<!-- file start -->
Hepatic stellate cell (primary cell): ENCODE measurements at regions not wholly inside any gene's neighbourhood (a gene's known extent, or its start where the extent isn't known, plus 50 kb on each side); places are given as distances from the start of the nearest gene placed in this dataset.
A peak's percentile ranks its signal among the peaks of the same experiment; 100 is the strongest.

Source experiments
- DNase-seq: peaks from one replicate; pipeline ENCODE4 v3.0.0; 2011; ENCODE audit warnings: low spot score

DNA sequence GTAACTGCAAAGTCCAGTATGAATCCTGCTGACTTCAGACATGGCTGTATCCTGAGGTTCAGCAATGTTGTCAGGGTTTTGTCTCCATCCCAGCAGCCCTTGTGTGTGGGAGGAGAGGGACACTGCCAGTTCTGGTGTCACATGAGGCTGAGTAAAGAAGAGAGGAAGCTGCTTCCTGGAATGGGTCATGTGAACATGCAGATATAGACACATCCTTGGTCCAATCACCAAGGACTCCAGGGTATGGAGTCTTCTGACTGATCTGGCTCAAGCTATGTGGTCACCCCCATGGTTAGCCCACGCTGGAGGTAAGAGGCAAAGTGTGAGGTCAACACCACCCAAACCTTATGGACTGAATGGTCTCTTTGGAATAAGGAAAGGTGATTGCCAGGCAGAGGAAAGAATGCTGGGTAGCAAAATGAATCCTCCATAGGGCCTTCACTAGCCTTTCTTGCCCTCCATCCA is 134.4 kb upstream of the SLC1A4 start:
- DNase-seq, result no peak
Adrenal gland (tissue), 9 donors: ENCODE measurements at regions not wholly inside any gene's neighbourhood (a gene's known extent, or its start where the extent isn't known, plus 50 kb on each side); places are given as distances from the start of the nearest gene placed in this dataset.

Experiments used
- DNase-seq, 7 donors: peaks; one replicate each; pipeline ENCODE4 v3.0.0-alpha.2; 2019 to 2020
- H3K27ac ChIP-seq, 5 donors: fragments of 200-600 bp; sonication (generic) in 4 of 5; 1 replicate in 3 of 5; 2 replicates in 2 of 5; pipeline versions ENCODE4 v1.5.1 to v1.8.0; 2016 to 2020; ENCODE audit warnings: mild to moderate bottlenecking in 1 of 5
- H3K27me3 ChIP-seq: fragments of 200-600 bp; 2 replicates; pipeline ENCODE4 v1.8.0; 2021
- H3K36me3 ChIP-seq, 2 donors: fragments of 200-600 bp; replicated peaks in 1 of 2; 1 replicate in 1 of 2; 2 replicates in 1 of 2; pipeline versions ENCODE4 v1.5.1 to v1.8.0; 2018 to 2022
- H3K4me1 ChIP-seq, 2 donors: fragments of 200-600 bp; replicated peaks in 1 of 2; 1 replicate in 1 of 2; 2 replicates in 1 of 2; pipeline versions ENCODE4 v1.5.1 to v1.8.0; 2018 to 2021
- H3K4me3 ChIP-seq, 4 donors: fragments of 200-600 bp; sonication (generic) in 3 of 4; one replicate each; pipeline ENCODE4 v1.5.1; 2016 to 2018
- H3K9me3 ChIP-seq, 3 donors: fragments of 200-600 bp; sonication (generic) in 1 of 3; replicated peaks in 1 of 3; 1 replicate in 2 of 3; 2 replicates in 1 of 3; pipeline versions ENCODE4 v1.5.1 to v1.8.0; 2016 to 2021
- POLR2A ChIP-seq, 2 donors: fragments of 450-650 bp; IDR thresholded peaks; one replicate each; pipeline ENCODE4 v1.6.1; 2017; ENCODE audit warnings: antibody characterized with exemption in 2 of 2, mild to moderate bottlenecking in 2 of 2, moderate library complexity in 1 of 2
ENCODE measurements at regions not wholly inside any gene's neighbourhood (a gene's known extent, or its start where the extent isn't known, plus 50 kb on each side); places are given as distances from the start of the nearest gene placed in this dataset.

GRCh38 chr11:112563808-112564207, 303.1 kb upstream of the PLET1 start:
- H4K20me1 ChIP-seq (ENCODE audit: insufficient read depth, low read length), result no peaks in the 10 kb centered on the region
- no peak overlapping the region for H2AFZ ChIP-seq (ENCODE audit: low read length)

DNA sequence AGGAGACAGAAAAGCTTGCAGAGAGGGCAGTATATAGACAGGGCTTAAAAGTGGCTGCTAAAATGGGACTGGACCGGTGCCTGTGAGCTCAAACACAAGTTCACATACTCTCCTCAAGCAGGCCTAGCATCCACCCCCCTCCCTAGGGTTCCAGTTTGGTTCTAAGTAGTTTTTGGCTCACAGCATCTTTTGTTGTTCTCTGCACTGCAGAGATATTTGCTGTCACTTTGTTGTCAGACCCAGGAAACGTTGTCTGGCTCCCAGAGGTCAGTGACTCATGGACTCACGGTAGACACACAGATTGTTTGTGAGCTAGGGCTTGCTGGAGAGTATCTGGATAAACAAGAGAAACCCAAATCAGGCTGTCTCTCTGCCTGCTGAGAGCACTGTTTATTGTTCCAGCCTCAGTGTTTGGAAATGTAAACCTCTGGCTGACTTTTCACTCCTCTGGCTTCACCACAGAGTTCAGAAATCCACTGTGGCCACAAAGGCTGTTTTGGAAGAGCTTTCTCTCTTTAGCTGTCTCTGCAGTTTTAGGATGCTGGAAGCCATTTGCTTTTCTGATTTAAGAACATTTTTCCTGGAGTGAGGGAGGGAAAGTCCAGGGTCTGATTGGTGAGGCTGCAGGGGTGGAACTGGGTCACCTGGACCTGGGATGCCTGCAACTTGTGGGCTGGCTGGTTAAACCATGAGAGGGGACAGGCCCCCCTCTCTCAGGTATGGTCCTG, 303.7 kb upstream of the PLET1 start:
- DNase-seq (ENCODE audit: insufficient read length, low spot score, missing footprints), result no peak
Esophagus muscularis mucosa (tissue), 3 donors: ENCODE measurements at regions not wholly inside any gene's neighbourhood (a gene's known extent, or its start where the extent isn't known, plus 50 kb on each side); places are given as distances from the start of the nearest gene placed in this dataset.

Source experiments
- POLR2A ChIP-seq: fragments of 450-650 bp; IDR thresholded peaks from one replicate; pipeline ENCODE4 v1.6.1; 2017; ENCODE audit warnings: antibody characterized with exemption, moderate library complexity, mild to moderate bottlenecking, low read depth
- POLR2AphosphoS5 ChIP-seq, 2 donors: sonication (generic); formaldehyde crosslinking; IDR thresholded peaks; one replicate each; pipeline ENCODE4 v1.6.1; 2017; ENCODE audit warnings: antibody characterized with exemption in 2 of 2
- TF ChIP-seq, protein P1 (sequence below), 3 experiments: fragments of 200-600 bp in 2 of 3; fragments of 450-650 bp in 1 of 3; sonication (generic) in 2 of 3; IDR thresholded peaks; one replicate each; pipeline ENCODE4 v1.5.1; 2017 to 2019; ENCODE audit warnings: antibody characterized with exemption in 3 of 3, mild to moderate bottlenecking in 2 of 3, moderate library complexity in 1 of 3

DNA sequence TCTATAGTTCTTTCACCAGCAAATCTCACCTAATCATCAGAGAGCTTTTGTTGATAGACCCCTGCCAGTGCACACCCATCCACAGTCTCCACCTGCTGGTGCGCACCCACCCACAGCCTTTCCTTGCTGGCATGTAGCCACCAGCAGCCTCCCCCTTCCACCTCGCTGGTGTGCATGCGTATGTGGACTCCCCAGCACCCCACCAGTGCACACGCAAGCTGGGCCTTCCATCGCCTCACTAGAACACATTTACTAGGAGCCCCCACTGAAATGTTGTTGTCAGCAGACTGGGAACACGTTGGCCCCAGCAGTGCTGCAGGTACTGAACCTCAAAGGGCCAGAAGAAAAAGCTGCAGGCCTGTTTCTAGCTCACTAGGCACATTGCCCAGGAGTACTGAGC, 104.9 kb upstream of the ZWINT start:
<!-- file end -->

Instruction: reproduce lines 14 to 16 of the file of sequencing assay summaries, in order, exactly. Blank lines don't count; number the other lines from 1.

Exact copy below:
- H3K4me3 ChIP-seq, 4 donors: fragments of 200-600 bp; sonication (generic) in 3 of 4; one replicate each; pipeline ENCODE4 v1.5.1; 2016 to 2018
- H3K9me3 ChIP-seq, 3 donors: fragments of 200-600 bp; sonication (generic) in 1 of 3; replicated peaks in 1 of 3; 1 replicate in 2 of 3; 2 replicates in 1 of 3; pipeline versions ENCODE4 v1.5.1 to v1.8.0; 2016 to 2021
- POLR2A ChIP-seq, 2 donors: fragments of 450-650 bp; IDR thresholded peaks; one replicate each; pipeline ENCODE4 v1.6.1; 2017; ENCODE audit warnings: antibody characterized with exemption in 2 of 2, mild to moderate bottlenecking in 2 of 2, moderate library complexity in 1 of 2